"That's what I do best," Sampras said. "I'm not too emotional. I don't worry about bad shots, I just go for the next one."

For the season, he won 58 sets without a loss in high school play. Maybe Palos Verdes Coach John Fullerton had it right when he jokingly said the only way to beat Sampras would be to cheat.

Nothing probably would have helped Miller. In the morning, he had played some of his best tennis to upset the No. 1-seed, Corona del Mar's Mike Briggs, in the semifinals.

Briggs, who won the title in 1985, was playing on his home court and brought a 56-0 record into the match. But Miller beat him for the first time, 6-3, 6-3.

Beating Briggs got him into the final, but it was a little too much to expect Miller to beat Briggs and Sampras in the same day.
"I'm satisfied," Miller said. "I played a pretty good match in the finals. (But) it's kind of hard to play two really good matches in the same day."

Sampras set the tone for the match with an ace on his first serve and took a 3-2 lead in the first set as each player held serve.
In the sixth game, Miller led, 40-15, and it appeared the pattern would continue. But Sampras, working on Miller's backhand, rallied to win the game for a 4-2 lead.

It was the last bit of resistance Miller offered as Sampras controlled the match after that with his powerful serves and deep volleys.
"I was very confident in the finals," Sampras said. "I thought he was going to be a little more pumped up."

"This guy (Sampras) is a hell of a player," Santa Barbara Coach Jack Trigueiro said. "His approach shots were so deep that he just had Bill handcuffed. "There will be a whole lot heard from this guy's tennis."

Sampras' victory means that the Southern Section individual champion for both boys and girls came from the same house. Sampras' sister, Stella, won the girls' individual title in December. It is the first time a brother and sister have won both titles.

In the doubles, Stan Sanders and Neel Grover of Dana Hills defeated Brad Magers and Grant Hughes of Laguna Hills, 0-6, 6-4, 6-4.

6. July 2, 1987, Thursday ROHNERT PARK, Calif.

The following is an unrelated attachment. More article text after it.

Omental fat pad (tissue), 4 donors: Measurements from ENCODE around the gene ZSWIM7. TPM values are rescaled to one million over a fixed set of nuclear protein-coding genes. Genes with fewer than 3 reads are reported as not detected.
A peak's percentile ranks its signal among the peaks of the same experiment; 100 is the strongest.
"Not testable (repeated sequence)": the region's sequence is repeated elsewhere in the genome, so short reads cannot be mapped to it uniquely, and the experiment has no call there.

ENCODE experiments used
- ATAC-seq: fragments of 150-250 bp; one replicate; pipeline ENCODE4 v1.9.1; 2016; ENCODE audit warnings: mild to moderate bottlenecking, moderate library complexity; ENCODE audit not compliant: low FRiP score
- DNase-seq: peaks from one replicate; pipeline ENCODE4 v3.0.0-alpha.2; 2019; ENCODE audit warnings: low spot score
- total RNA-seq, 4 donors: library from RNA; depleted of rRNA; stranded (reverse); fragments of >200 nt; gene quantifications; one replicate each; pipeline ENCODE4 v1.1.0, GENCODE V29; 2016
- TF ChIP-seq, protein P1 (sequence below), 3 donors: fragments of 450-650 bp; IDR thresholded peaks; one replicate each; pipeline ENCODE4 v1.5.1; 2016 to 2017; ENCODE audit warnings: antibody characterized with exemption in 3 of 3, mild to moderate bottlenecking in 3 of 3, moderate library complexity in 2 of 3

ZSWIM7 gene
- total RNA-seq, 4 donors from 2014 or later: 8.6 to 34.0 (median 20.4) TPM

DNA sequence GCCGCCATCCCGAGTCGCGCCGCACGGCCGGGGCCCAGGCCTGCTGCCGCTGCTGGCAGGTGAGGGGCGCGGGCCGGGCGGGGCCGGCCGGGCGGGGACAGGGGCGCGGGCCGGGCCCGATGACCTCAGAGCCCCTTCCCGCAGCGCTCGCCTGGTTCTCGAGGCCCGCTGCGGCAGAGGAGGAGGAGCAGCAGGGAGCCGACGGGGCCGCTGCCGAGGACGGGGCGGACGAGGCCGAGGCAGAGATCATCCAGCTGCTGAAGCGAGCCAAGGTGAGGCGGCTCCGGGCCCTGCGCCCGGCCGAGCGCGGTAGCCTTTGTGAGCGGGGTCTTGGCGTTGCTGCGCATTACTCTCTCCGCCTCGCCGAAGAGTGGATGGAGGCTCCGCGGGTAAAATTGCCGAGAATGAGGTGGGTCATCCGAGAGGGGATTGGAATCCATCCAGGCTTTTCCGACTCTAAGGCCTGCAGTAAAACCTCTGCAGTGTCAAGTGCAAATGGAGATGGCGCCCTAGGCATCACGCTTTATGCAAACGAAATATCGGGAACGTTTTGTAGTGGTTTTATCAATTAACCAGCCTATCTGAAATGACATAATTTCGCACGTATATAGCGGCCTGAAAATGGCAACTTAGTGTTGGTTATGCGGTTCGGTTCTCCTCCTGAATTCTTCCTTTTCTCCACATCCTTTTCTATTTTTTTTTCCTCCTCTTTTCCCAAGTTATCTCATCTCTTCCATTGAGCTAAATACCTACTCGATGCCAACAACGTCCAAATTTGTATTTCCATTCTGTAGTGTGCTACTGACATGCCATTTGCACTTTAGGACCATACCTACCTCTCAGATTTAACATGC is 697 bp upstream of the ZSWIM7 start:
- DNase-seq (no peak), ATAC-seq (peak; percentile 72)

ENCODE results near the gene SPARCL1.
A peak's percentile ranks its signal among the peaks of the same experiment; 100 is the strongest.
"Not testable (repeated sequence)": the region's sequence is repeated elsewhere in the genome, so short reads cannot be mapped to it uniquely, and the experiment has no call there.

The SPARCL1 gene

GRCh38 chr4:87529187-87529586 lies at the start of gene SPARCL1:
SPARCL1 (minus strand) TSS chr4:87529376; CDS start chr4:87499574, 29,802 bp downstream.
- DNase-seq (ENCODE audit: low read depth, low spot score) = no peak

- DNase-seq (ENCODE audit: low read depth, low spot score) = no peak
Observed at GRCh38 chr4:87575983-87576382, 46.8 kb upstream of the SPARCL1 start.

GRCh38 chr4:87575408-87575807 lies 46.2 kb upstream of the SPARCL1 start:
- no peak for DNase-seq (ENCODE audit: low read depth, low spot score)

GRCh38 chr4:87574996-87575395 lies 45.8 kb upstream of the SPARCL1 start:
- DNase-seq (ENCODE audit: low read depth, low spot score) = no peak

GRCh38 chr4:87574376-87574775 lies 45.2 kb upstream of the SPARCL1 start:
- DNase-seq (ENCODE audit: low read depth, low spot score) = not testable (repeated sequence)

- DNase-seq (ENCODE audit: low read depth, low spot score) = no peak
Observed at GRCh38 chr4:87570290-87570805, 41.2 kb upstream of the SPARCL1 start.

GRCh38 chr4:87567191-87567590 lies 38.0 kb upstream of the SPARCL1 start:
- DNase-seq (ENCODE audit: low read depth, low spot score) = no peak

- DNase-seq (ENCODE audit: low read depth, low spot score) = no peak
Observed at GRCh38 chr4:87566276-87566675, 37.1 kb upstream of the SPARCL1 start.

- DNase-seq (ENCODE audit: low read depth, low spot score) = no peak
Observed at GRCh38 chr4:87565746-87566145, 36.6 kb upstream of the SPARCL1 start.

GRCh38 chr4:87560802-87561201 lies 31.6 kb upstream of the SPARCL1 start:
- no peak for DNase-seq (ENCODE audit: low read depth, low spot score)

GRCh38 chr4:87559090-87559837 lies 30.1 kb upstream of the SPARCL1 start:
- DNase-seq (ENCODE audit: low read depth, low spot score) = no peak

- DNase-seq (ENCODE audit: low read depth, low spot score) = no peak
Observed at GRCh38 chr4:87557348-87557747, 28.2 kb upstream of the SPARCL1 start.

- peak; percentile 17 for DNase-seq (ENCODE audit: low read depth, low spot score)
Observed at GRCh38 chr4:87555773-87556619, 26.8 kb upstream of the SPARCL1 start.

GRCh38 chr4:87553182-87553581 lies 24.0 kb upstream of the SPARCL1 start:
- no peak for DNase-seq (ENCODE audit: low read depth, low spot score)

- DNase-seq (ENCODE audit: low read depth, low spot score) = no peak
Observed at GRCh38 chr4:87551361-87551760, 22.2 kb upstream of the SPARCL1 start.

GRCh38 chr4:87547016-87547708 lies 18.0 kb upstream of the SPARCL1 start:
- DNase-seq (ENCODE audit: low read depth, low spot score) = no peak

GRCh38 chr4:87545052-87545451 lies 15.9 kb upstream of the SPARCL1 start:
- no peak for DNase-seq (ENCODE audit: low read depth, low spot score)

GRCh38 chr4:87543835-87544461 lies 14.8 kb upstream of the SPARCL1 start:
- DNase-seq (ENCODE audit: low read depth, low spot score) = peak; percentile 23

Junior Davis Cup Selection Announcement

Mike Brown of Sebring, Fla., Davis Diluscia of Norristown, Pa., John Falbo of Charleston, W. Va., and Pete Sampras of Palos Verdes, Calif., were the winners in a 16-field selection process for places on the 11-member Boys 18 Junior Davis Cup tennis team announced Thursday.

Seven others won places on the team on the basis of ranking and performance.
That group was made up of Martin Blackman of New York City, Jim Courier of Dade City, Fla., Chris Garner of Bay Shore, N.Y., Al Parker of Claxton, Ga., Johnathan Stark of Medford, Ore., Malivia Washington of Swartz Creek, Mich., and David Wheaton of Excelsior, Minn.

All 11 members of the team will compete next week in the National Hardcourt Championships at Burlingame, Calif.
Brad Stine of Fresno is the team coach and Gregg Patton of Irvine, Calif., is the team captain.

7. July 21, 1987, Tuesday

Fifteen-year-old Pete Sampras of Rancho Palos Verdes, Calif., won the gold medal in men's tennis at the U.S. Olympic Festival Tuesday with a 6-2, 6-1 victory over Chris Entzel of Las Vegas, Nev.

Top seed Debbie Graham of Fountain Valley, Calif., defeated second seed Stacey Martin of Laurel, Md., 6-1, 6-1 to take the gold medal in the women's competition. Graham and Martin had each played doubles matches earlier in temperatures that hovered over 100 degrees Fahrenheit.

Sampras, also the top seed, jumped to a 3-1 lead, then lost his serve for only the second time in four matches.
''I was pretty upset with myself,'' Sampras said. "I wanted to get the break back as soon as possible.''

Sampras broke back in the next game, then won the next six games to take a 4-0 lead in the second set.
''The heat took a lot out of me,'' Entzel said. ''It's pretty tough to come back from 0-4 in this heat. Still, I was pretty pleased with the way I played. I gave it everything I had and this was my best tournament of the year.''

Graham, 18, did not lose a set in four matches, and credited her consistent serve as the key to her victory.

8. March 1988 INDIAN WELLS, Calif.
Indian Wells Surprise

Top-seeds Stefan Edberg of Sweden and Miroslav Mecir of Czechoslovakia posted straight-set victories Wednesday, but four other seeds were upset in the second round of the $702,500 Newsweek Champions Cup.

Pete Sampras, a 16-year-old high-school junior playing in only his second pro tournament, registered the afternoon's most surprising triumph, knocking off 10th-seeded Eliot Teltscher, 7-5, 6-3. Both are neighbors in the community of Palos Verdes, Calif.

In other highlights yesterday, 16-year-old Pete Sampras continued his surprising play with a 7-5, 6-3 upset over Eliot Teltscher.
The match was pupil against teacher, as Sampras has worked on and off with Teltscher for the last six years.

"I played well and I don't think he was on top of his game," said Sampras, a 5-8, 130-pound amateur who's a high schooler in Palos Verdes. "I took advantage of that."

Eight months ago, Sampras, a quiet, self-assured youngster off-court, switched from a two-handed backhand to a more versatile one-handed version.
Despite his recent success, he insists he will not turn pro for a few years.

9. Los Angeles Times
March 3, 1988 INDIAN WELLS
12 Years Later, Youth Serves Up Teltsher Loss
By Lisa Dillman

Eliot Teltscher never thought it would take him 12 years to realize how Cliff Richey felt on that day they played at Mission Hills Country Club in Rancho Mirage.